704th Military Intelligence Brigade celebrates Asian American Pacific Islander Heritage Month
By Staff Sgt. Cashmere He, 704th Military Intelligence Brigade Public Affairs OfficeMay 7, 2019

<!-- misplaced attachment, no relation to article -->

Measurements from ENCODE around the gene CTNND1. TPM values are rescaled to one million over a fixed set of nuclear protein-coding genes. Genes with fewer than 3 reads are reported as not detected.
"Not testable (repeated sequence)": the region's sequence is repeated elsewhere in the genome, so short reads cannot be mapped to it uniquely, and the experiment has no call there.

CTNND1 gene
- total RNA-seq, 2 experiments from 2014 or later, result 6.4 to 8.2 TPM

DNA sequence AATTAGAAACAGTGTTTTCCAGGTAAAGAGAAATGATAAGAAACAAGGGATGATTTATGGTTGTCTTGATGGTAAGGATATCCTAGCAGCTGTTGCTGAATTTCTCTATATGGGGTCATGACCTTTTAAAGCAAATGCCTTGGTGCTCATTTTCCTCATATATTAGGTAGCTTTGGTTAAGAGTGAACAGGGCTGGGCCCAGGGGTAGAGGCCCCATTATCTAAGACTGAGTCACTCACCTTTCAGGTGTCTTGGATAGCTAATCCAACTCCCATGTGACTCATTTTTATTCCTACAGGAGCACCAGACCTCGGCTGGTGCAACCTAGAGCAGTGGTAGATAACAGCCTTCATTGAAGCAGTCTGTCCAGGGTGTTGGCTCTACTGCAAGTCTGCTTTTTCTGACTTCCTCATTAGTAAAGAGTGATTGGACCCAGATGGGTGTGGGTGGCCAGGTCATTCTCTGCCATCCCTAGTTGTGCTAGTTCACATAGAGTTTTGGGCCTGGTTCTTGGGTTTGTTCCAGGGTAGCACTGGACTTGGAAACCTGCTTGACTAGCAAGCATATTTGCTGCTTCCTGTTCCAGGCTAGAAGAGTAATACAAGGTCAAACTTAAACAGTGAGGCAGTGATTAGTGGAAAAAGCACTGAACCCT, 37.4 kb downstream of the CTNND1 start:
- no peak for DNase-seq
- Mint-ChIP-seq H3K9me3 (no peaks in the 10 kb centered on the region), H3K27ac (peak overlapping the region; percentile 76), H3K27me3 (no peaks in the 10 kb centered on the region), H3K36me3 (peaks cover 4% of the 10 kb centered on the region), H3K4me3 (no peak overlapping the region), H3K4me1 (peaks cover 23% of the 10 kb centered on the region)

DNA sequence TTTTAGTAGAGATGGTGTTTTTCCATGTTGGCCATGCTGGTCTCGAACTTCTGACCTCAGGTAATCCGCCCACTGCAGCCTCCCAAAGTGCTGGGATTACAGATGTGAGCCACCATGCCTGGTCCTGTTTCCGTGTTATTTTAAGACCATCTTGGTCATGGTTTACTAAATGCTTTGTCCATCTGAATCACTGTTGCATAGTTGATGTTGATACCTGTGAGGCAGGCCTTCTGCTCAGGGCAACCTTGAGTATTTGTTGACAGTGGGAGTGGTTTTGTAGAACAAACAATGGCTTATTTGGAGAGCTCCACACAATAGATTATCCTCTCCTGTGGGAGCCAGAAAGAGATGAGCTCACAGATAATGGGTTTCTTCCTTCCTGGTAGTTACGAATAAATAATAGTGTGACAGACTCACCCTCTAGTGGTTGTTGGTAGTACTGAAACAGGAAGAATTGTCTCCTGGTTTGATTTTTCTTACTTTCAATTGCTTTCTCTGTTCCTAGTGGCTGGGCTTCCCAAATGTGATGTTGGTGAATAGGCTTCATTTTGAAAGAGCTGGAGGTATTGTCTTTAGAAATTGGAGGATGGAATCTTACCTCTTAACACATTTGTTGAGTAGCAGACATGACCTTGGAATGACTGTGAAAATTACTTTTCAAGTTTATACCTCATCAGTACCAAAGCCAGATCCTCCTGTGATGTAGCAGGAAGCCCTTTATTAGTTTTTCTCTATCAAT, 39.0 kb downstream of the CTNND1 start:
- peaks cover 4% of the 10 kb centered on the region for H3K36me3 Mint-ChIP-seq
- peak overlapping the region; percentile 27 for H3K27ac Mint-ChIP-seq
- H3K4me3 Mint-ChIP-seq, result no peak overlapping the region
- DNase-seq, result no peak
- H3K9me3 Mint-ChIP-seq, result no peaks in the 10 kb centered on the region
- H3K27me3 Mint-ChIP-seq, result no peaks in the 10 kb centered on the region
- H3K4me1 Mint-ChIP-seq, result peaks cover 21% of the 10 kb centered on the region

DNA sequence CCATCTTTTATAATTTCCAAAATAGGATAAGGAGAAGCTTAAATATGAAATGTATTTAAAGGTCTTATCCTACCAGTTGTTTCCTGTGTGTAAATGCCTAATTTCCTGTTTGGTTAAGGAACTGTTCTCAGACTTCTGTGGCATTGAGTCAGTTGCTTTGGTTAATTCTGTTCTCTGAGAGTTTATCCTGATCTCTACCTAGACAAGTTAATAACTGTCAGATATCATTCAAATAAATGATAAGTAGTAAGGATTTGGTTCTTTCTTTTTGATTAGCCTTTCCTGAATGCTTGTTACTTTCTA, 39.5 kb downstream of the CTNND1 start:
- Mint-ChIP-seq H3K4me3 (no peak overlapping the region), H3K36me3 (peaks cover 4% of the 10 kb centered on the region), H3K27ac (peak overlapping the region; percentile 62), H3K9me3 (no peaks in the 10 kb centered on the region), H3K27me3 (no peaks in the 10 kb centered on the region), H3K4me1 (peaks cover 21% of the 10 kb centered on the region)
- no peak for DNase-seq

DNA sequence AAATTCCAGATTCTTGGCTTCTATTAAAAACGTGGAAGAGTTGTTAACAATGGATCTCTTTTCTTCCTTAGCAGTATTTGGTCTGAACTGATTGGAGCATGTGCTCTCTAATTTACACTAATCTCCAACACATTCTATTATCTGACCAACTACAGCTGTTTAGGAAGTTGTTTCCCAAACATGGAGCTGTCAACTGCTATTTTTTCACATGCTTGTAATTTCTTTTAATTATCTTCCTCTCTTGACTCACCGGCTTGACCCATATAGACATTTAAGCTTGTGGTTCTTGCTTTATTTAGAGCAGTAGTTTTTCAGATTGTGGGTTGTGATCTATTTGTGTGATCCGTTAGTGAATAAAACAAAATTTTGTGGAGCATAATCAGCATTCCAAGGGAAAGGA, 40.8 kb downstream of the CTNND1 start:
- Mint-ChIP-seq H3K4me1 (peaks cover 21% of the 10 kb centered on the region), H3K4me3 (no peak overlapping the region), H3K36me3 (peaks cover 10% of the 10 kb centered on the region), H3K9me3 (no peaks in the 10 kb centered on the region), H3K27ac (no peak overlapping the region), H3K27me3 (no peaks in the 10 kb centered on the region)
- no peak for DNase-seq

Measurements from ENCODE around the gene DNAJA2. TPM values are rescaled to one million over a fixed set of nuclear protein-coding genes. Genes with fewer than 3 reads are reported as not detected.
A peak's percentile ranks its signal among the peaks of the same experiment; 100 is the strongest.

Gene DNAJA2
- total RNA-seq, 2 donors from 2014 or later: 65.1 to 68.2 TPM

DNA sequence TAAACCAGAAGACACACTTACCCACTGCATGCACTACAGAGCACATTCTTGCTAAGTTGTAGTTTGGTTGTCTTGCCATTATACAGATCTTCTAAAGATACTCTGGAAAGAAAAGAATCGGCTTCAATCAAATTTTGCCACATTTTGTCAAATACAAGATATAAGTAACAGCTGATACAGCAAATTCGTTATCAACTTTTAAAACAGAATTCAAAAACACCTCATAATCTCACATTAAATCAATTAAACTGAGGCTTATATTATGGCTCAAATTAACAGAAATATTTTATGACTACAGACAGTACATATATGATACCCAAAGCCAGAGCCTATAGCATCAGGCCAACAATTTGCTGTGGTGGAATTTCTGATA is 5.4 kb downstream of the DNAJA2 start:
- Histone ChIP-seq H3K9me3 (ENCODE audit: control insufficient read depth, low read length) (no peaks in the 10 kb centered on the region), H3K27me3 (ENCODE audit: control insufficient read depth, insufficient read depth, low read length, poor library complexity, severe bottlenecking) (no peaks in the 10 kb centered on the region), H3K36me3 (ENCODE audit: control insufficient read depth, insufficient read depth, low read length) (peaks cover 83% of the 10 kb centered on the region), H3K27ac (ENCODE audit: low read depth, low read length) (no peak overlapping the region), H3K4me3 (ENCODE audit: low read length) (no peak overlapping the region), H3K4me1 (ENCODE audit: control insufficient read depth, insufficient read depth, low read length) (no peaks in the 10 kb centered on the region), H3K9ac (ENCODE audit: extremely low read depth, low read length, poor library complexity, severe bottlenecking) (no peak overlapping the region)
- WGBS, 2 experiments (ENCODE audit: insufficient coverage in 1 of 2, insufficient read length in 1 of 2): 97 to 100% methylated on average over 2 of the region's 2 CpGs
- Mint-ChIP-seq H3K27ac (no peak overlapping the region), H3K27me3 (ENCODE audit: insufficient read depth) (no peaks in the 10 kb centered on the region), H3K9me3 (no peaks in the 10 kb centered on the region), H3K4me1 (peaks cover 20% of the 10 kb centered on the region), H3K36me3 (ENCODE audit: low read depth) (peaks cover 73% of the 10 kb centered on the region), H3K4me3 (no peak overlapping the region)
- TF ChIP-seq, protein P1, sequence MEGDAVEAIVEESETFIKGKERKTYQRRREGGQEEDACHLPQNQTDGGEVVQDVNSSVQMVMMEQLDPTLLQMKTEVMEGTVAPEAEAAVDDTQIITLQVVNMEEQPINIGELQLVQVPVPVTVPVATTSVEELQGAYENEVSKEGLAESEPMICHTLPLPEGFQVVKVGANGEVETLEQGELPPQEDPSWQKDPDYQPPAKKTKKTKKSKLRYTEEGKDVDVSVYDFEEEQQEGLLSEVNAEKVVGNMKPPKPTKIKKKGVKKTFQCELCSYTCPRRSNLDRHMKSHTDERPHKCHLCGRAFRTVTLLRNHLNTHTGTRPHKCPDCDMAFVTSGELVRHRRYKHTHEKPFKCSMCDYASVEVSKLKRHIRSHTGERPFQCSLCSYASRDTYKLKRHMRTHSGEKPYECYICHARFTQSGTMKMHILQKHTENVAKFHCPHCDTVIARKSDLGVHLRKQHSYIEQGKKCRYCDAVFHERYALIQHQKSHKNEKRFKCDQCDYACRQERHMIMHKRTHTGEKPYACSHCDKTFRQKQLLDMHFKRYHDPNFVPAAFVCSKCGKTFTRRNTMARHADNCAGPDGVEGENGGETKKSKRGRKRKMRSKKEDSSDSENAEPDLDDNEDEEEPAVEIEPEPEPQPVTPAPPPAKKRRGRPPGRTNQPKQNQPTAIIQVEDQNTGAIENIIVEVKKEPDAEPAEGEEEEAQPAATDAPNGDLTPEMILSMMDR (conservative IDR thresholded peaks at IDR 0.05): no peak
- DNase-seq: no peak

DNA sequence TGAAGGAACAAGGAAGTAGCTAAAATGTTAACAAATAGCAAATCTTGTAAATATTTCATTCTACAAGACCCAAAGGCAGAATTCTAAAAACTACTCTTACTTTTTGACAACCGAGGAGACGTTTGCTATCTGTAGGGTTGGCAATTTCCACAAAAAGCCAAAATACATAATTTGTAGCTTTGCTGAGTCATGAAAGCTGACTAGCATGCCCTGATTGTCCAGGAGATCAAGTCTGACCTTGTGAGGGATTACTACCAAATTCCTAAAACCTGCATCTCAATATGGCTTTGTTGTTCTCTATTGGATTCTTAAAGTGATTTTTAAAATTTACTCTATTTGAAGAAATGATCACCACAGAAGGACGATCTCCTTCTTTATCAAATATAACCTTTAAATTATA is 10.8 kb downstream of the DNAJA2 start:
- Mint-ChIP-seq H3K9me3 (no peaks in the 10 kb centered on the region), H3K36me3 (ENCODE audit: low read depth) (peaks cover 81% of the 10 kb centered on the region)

FORT MEADE, Md., -- For the month of May, the 704th Military Intelligence Brigade will celebrate the important contributions of individuals of Asian/Pacific Islander descent to the nation, both historically and in today's society.Pfc. Truman E. Viemeister, a 19-year-old, whose family is from Laos, is assigned to Headquarters and Headquarters Company, 704th Military Intelligence Brigade, as the unit Armor."I'm the first generation born Asian American in my family and growing up, going through 12 years of school, they never taught much about Asian culture or history. Being in the military is my first time seeing our culture celebrated and I'm excited to be included."The Army firmly values the principles of diversity and inclusion and continues to lead American society in maximizing the potential of future leaders from all backgrounds.Viemeister's mother, a Laotian refugee, fled the Vietnam War in June of 1976 with her parents and sought asylum within United States. A total of three million people from Laos, Cambodia and Vietnam fled the war over the span of two decades, according to the UNHCR.Viemeister, joined the Army in July 2017, 41 years after his family's immigration, and said, "I've been inspired to join the military by my grandfather, who served during the Vietnam War as an ally to the United States and also by my father who is currently still serving as a U.S. Army officer."Individuals of Asian and Pacific Islander descent have historically served in the Army with great valor and distinction and continue to be critical members of the Army team. Asian American Pacific Islander Heritage Month stands as a reminder of the strength the Army has gained, and will gain, through a high-quality diverse All-Volunteer Force.Before embarking on his military journey to follow in his father and grandfather's footsteps, Viemeister's mother, who is very strong in the Buddhist belief he said, offered him a little life advice from their home country to help guide him along the way."She told me to just go with the flow of life, don't let your emotions get the best of you, and be sure to focus on yourself and your goals. She said those who want to stay will stay and the people who want to leave your life will leave," he said.The Army firmly values the principles of diversity and inclusion and continues to lead American society in maximizing the potential of future leaders from all backgrounds. Diversity makes the Army better and more equipped to meet the challenges and threats of the future.